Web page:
Video: Dell EMC's latest PowerEdge XR2 is built for rugged conditions
Earlier this year I took a look at the Cat S41 rugged smartphone. It's more advanced big brother, the Cat S61 was announced a few weeks later at MWC and I've spent the last few weeks testing out its three cool tools.
Read also: New and upcoming phones: Galaxy Note 9 and others
The Cat S61 includes an integrated thermal imaging camera, laser assisted distance measuring tool, and an indoor air quality monitor all in one device. The Android smartphone offers a stock experience with the latest software and security update while skipping carrier bloatware as it is offered as an unlocked GSM device. It will both turn heads and get the job done.
When I head out into a shipyard, go on a marine vessel to aid with salvage, go on a hike to the mountains, or hit up a local river for fly fishing it is routine to wrap my smartphone in some kind of rugged case. This adds bulk to my phone so that when I compare my wrapped phones to the new Cat S61 there is not much difference in size between them.
While the Cat S61 is a bulky phone, Bullitt Mobile has done a great job making it look and feel great with aluminum edges and raised housing for the FLIR camera, soft touch silicone material on the back for excellent handling, buttons that are easy to find and press, and port covers that stay in place securely. Overall, the phone looks like it means business and the features prove that it does.
On the front we have the 5.2 inch display with a wide top bezel and substantial side bezels. When you are wearing gloves and operating the phone, this makes sense. There are three hard plastic physical buttons below the display for back, home, and task switcher. The buttons are large enough to easily press with a gloved finger and they have excellent tactile feedback too.
At the bottom we have a USB-C port for charging and a mono speaker. It's great to finally see the move to USB-C as microUSB cables move out of my collection. The bottom speaker is very loud and if the Cat S61 had a sound meter in it I bet it would likely best the Huawei P20 Pro that has a speaker with a reported 91dB output. A loud speaker is important when working in the field where you may have hearing protection on and where the ambient environment may be filled with operating machinery.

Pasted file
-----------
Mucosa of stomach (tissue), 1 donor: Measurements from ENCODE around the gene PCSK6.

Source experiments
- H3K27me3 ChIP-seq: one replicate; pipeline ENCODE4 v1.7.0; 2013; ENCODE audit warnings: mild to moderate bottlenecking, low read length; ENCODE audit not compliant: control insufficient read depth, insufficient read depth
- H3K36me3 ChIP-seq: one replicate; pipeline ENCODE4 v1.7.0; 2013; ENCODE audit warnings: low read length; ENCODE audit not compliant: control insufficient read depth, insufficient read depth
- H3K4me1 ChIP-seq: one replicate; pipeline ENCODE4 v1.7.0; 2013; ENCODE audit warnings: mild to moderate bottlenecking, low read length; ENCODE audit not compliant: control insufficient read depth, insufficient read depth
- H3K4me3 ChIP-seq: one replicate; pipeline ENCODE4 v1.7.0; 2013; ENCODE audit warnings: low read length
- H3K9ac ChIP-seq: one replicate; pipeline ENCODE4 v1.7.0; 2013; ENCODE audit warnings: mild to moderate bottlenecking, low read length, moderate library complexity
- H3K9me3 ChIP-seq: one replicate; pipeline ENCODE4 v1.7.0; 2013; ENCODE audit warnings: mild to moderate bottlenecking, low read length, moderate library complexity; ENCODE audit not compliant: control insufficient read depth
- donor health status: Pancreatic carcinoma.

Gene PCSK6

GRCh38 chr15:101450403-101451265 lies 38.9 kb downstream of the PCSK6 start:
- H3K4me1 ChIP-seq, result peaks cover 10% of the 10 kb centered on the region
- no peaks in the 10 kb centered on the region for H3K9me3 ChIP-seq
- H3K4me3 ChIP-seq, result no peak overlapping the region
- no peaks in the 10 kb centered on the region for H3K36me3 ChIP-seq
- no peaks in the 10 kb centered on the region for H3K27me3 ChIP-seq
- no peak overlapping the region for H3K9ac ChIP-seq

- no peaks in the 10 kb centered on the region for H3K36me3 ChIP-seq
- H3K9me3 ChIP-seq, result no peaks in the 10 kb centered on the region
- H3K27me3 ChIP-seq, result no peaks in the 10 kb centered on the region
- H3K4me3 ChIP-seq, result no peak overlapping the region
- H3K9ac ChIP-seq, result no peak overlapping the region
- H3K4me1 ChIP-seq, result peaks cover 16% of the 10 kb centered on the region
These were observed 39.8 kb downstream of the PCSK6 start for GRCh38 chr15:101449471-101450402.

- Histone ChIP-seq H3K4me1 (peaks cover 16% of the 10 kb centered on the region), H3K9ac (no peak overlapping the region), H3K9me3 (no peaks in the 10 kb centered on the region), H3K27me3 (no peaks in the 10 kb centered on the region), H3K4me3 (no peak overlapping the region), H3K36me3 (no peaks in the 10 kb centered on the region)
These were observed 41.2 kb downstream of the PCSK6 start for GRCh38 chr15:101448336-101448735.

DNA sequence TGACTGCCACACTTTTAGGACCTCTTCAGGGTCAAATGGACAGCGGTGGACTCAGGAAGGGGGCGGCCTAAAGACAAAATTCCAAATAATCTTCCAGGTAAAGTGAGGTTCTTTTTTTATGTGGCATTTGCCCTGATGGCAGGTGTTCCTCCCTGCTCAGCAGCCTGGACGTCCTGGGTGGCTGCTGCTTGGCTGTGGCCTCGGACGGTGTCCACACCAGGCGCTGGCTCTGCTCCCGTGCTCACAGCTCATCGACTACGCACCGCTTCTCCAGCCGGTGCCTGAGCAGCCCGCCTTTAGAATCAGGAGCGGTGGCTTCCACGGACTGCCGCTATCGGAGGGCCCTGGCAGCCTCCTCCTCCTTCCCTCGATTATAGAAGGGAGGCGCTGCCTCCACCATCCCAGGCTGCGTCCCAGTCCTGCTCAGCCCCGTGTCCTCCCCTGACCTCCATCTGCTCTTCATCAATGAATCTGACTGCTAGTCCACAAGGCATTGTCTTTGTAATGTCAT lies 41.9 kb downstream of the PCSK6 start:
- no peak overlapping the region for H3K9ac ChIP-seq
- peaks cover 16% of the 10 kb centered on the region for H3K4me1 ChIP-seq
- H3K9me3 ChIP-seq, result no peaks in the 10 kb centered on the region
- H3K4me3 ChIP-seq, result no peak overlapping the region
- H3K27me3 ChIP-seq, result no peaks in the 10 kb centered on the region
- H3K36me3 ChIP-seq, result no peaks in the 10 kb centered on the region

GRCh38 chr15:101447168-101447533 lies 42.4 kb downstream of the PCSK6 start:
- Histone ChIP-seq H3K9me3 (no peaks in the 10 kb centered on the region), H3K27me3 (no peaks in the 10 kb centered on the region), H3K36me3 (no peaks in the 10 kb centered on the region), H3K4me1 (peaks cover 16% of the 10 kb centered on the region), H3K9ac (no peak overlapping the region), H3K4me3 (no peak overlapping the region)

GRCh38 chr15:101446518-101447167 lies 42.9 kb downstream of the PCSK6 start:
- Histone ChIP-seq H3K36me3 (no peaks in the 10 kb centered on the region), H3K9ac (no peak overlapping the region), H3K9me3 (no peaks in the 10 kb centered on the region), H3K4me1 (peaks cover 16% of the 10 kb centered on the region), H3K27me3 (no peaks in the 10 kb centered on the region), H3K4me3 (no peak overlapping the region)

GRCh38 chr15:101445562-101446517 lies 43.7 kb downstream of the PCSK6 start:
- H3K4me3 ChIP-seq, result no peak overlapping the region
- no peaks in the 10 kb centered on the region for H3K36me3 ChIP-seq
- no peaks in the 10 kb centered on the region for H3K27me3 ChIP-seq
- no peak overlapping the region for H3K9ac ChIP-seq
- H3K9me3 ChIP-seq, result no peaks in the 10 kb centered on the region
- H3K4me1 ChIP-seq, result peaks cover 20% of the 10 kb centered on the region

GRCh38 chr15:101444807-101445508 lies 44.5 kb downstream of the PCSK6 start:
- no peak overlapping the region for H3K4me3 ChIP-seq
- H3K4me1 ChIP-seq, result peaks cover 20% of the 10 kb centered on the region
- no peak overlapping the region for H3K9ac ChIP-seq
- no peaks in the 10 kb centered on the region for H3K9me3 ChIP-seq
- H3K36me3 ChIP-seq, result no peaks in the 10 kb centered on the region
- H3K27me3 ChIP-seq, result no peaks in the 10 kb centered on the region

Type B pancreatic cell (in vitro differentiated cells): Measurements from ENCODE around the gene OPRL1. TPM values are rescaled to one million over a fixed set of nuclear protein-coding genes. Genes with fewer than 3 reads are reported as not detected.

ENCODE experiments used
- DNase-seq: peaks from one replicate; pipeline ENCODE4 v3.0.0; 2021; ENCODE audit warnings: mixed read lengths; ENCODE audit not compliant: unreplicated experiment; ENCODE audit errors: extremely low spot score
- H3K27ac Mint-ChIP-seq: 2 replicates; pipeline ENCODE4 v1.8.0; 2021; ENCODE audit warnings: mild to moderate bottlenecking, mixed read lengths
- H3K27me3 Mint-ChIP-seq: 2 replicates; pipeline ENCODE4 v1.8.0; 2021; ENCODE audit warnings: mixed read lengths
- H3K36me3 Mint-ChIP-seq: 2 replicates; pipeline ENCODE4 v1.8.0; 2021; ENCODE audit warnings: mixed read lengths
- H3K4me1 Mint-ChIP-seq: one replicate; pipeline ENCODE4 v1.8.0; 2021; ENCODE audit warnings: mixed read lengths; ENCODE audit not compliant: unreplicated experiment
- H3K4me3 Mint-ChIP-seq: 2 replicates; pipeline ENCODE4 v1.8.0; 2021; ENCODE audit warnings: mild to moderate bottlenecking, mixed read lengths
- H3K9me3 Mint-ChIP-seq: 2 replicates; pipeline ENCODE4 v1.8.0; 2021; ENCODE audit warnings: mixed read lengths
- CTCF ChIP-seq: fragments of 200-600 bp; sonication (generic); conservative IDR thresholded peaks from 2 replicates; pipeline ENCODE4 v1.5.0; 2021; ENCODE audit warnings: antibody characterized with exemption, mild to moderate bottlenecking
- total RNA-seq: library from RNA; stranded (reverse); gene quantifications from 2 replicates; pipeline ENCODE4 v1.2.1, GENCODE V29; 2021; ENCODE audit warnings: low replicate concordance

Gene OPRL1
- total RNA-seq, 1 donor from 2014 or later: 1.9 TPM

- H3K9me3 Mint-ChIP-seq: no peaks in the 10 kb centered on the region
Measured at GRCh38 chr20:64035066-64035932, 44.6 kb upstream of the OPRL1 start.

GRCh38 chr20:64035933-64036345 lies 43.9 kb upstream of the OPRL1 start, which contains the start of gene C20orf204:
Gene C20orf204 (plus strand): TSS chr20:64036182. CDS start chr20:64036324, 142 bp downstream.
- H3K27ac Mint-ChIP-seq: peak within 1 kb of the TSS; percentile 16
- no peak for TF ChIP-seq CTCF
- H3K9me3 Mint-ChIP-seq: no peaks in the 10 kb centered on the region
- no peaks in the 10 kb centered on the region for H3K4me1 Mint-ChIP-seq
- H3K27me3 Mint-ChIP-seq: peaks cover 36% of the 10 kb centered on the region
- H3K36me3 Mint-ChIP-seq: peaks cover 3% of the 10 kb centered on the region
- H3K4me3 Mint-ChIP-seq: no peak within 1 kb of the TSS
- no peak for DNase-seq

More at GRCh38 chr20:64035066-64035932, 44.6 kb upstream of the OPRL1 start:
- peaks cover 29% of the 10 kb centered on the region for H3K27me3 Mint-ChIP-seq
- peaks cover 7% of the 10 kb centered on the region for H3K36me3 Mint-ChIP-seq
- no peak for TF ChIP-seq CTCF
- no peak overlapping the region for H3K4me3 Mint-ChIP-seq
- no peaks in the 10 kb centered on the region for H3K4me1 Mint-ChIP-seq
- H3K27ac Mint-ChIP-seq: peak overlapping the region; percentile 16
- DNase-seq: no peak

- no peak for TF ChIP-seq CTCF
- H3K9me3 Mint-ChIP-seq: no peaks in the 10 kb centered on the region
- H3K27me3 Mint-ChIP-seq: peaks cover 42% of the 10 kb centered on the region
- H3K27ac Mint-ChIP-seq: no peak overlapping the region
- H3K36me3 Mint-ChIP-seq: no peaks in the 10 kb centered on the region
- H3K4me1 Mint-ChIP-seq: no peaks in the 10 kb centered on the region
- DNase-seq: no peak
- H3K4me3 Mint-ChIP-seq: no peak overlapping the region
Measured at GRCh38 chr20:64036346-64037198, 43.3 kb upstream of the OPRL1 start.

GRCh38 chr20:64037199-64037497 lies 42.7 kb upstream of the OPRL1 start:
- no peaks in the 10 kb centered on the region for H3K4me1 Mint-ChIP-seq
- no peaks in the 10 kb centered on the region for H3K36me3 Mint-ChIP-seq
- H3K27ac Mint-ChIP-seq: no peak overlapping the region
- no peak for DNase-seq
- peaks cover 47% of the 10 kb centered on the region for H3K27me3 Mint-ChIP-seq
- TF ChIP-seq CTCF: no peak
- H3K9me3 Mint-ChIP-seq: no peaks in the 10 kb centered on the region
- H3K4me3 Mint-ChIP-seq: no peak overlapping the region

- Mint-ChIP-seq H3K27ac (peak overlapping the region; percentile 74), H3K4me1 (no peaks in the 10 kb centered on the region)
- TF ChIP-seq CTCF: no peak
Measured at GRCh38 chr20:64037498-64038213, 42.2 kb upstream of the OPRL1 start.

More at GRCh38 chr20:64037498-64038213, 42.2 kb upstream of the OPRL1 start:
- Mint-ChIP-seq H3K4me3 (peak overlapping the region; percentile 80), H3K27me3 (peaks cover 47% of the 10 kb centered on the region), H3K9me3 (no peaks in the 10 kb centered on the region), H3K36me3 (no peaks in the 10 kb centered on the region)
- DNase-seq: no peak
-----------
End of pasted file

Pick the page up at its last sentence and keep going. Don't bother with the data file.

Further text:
The power button is found at the top of the right side with ridges to make it easy to find without looking. The two volume buttons are below this with the openings for the air quality monitor just below halfway down the right side.
A large metal door covers the microSD and SIM card slot on the upper left hand side. Below this is an orange programmable button that has traditionally been assigned as a push-to-talk button. You can customize what the button does with a short press or a long press so I have it set to launch the Google cards and MyFlir camera.
Another small metal cover protects the standard 3.5mm headset jack found on the top next to the raised area where the FLIR camera is located.
Around the back we have the FLIR camera in the upper left with the 16 megapixel camera below it and a flash light centered under this camera. Down at the bottom left we have the laser light that is used to measure the distance of objects from 0 to 8 meters away.
The Cat S61 has IP68 and IP69 dust and water resistance so it can handle most environments. It is also rated to handle environments from -25 to 55 degress Celsius, but don't put it in the freezer or the oven to test this out.
Let's take a bit deeper dive into the three major tools we have on the CAT S61; the thermal imaging camera, the air quality meter, and the laser measuring device.
The CAT S60 also had a thermal imaging camera, but on the S61 we see the temperature range expanded along with higher resolution support. It can help you locate a heat source up to 400 degrees Celsius. There are a number of color palettes you can choose from to see the hot or cold spots in different color schemes.
You can also capture a photo, record a video or create a time lapse with the MyFLIR app. A temperature scale can be shown on the right side so you can check heat and cold ranges in real-time. A high temperature mode extends the camera sensor range up to the 400 degrees, but it has a bit less accuracy. If you are seeking heat less than 120 degrees Celsius then don't use this high temperature mode.